There is steep competition in the warehouse market, particularly from Amazon.
“It’s not about making a YouTube moment,” Tye Brady, chief technologist at Amazon Robotics, said. ”These are robots in everyday fulfillment processes, actually doing real-world things at a scale that is really hard to imagine.”
Unlike most of Boston Dynamics’ previous machines, Stretch doesn’t resemble an animal. Attached to a low square base is a bulky black and white robotic arm that wouldn’t look out of place in a car factory, with a rectangular pad of vacuum tips for gripping boxes. To the side of the arm, a camera mast with a computer-vision system assesses stacks of boxes and guides the arm’s movements.
Focusing on real use cases may be less fun for Boston Dynamics’ engineers, however. An earlier prototype for Stretch could zip around and balance on a pair of wheeled legs. Warehouse customers said they didn’t need those abilities. Instead, Stretch sits affixed to a pallet-sized base that has small wheels to maneuver slowly inside a confined space, such as a truck or shipping container.
“I think the market for Stretch will be probably 10 times the number” for Spot, Playter said. “We’ve already got customers who are committing in advance.”
One of those is DHL’s supply chain unit, which operates hundreds of warehouses in North America for companies such as Procter & Gamble and 7-Eleven. Starting in January, DHL will use Stretch robots at six sites to unload trailer trucks.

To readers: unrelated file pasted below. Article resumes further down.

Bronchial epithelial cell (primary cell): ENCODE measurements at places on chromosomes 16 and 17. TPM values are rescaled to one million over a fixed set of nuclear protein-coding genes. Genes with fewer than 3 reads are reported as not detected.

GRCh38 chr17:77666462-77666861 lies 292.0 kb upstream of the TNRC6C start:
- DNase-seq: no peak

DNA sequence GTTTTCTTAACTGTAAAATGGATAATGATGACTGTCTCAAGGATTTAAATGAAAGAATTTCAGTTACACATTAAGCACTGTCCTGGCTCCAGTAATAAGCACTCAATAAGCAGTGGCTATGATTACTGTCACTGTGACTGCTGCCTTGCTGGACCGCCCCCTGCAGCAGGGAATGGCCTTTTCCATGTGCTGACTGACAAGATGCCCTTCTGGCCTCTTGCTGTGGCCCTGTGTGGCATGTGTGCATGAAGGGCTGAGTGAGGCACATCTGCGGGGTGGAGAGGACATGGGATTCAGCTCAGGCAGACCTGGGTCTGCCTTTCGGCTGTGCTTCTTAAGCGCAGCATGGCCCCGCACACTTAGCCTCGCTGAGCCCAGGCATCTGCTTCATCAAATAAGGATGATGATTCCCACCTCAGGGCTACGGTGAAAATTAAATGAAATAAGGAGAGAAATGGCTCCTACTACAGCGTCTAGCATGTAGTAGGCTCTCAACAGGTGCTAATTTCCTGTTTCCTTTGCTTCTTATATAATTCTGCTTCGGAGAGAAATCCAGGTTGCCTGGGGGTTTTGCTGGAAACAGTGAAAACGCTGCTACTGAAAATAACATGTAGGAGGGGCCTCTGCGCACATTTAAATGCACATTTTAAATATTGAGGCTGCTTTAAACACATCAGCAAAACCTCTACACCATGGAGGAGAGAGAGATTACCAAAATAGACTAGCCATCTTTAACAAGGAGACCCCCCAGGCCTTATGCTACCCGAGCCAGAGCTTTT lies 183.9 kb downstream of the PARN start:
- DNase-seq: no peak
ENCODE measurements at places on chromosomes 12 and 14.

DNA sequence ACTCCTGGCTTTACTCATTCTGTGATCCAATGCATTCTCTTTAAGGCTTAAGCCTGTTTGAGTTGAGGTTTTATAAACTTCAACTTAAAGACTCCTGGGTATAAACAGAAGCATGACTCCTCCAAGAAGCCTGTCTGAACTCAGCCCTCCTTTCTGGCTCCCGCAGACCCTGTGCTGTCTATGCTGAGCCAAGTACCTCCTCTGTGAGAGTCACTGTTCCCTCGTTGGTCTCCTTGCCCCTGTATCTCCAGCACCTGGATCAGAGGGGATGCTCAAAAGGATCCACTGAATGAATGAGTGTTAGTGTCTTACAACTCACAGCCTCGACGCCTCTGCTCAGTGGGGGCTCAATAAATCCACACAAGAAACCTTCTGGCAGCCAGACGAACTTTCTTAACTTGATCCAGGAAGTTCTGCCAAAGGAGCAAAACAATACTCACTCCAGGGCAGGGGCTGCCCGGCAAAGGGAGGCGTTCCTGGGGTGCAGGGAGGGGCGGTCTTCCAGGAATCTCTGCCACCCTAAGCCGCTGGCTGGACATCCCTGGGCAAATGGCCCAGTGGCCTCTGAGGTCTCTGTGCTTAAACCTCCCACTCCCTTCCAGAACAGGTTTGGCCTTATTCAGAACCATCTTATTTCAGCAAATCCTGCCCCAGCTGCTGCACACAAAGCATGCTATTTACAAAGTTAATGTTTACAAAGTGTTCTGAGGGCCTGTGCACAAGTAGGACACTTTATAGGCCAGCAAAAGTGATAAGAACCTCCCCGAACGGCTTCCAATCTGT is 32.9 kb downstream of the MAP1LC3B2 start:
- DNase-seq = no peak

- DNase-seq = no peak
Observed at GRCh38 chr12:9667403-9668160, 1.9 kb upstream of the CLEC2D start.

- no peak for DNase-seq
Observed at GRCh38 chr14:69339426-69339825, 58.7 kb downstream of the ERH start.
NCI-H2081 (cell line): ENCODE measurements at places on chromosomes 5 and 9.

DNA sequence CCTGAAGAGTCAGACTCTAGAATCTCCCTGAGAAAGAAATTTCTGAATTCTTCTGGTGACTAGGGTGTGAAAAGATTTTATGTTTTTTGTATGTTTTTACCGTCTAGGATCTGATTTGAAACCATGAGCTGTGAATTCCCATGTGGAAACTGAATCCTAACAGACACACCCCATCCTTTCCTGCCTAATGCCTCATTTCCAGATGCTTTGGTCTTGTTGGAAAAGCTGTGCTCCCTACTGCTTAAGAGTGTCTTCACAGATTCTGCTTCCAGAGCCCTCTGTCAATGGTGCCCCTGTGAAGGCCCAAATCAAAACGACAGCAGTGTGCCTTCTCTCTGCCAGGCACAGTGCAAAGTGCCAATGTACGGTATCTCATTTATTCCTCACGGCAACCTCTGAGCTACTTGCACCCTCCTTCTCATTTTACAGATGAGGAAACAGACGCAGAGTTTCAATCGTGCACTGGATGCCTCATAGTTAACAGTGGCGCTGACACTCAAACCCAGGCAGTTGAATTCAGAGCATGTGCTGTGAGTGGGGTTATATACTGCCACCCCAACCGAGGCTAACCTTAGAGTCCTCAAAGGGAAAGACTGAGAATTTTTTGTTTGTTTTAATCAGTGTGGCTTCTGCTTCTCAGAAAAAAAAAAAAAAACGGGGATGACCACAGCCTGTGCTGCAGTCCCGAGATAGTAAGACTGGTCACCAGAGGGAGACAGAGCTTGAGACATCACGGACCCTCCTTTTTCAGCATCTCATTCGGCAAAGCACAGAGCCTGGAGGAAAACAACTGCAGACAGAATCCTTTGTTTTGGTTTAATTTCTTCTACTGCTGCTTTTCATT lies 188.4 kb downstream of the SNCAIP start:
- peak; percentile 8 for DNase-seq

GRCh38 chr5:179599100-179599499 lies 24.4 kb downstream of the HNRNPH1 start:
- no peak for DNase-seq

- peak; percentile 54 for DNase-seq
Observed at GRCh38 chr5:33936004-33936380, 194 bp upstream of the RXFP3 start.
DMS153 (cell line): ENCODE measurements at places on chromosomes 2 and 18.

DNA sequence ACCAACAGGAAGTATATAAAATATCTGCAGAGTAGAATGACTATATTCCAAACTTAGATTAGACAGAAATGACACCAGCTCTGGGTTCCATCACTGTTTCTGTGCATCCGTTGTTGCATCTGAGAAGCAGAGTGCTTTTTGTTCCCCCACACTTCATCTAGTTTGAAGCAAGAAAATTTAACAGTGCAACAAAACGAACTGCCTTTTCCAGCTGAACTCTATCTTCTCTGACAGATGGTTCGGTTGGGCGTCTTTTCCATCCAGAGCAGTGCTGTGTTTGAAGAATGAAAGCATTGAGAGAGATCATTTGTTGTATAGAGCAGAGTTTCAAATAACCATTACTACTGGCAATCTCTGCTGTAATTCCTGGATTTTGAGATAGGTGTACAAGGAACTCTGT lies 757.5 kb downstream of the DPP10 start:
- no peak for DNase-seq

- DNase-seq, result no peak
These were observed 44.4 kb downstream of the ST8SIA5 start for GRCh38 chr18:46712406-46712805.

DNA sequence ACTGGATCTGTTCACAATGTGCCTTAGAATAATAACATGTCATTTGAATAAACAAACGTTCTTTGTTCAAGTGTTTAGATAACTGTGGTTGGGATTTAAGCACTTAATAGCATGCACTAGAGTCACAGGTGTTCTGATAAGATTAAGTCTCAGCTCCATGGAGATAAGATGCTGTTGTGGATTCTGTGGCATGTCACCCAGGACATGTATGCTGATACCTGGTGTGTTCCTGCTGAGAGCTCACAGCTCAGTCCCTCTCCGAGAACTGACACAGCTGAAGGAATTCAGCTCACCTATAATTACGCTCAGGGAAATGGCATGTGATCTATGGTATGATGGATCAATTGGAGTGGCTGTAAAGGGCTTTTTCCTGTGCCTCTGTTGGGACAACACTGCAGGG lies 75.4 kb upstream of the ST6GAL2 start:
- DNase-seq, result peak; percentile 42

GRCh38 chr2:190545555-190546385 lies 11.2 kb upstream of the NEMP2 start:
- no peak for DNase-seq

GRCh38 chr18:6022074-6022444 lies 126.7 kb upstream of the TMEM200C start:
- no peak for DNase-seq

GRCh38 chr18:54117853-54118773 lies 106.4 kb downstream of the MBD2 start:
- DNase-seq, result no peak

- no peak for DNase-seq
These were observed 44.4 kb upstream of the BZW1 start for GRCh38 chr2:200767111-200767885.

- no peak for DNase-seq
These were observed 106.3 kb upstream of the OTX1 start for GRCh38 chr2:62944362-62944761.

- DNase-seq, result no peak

“It’s the beginning,” DHL supply chain chief information officer Sally Miller said. “And we are working with Boston Dynamics on other ways to use Stretch besides carton unloading.”
Next up, the company will likely tackle new industrial uses. Playter said he has not settled on its next product, but envisions an entirely new model of robot that would move and manipulate objects much less crudely than Stretch. “It’s going to be a decade or two decades before we have hands that are anything like human hands,” he said. “I need to pick a manipulation problem that’s doable in the next five years.”
“To Boston Dynamics’ credit, they are developing robots to solve real problems,” said WPI’s Michael Gennert. “Useful beats cool every time.”
What’s even farther out? The Amazon TV series “The Peripheral,” based on a William Gibson novel, posits a future when people can be “telepresent” inside a robot instead of physically visiting far-off places. Playter said it’s a concept he’s thinking about with Hyundai.
“In the old days, mobility was just having a car,” Playter said. “Going forward, mobility might mean you have a robot go someplace instead of you. ... Maybe you can be in more than one place at a time?”
It will, at the least, make a great YouTube video.
Aaron Pressman can be reached at firstname.lastname@example.org. Follow him on Twitter @ampressman.